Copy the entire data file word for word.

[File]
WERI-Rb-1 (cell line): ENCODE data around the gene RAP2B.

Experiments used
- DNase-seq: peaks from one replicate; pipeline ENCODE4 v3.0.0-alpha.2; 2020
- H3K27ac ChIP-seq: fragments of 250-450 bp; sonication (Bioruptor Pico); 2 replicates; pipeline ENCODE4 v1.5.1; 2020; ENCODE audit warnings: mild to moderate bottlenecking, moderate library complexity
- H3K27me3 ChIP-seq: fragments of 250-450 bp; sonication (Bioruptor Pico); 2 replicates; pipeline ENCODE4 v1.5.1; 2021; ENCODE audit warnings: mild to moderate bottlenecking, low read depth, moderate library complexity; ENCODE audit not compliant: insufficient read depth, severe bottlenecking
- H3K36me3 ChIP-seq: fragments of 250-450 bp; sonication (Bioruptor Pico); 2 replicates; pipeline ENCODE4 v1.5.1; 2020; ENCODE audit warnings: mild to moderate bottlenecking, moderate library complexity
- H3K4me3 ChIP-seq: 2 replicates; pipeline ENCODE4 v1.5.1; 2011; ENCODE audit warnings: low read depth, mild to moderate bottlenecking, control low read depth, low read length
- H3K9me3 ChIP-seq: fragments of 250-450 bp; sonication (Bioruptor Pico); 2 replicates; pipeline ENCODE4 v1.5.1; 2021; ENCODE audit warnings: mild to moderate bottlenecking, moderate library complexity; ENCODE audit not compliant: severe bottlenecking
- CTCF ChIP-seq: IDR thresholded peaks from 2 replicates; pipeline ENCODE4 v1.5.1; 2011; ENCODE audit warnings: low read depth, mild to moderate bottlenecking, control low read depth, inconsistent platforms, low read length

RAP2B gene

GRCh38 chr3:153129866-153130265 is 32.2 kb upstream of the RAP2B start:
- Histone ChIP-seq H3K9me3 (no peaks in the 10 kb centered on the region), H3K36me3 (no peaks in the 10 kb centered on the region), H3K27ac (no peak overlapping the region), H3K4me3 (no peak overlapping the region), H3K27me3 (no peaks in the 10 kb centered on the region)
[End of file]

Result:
WERI-Rb-1 (cell line): ENCODE data around the gene RAP2B.

Experiments used
- DNase-seq: peaks from one replicate; pipeline ENCODE4 v3.0.0-alpha.2; 2020
- H3K27ac ChIP-seq: fragments of 250-450 bp; sonication (Bioruptor Pico); 2 replicates; pipeline ENCODE4 v1.5.1; 2020; ENCODE audit warnings: mild to moderate bottlenecking, moderate library complexity
- H3K27me3 ChIP-seq: fragments of 250-450 bp; sonication (Bioruptor Pico); 2 replicates; pipeline ENCODE4 v1.5.1; 2021; ENCODE audit warnings: mild to moderate bottlenecking, low read depth, moderate library complexity; ENCODE audit not compliant: insufficient read depth, severe bottlenecking
- H3K36me3 ChIP-seq: fragments of 250-450 bp; sonication (Bioruptor Pico); 2 replicates; pipeline ENCODE4 v1.5.1; 2020; ENCODE audit warnings: mild to moderate bottlenecking, moderate library complexity
- H3K4me3 ChIP-seq: 2 replicates; pipeline ENCODE4 v1.5.1; 2011; ENCODE audit warnings: low read depth, mild to moderate bottlenecking, control low read depth, low read length
- H3K9me3 ChIP-seq: fragments of 250-450 bp; sonication (Bioruptor Pico); 2 replicates; pipeline ENCODE4 v1.5.1; 2021; ENCODE audit warnings: mild to moderate bottlenecking, moderate library complexity; ENCODE audit not compliant: severe bottlenecking
- CTCF ChIP-seq: IDR thresholded peaks from 2 replicates; pipeline ENCODE4 v1.5.1; 2011; ENCODE audit warnings: low read depth, mild to moderate bottlenecking, control low read depth, inconsistent platforms, low read length

RAP2B gene

GRCh38 chr3:153129866-153130265 is 32.2 kb upstream of the RAP2B start:
- Histone ChIP-seq H3K9me3 (no peaks in the 10 kb centered on the region), H3K36me3 (no peaks in the 10 kb centered on the region), H3K27ac (no peak overlapping the region), H3K4me3 (no peak overlapping the region), H3K27me3 (no peaks in the 10 kb centered on the region)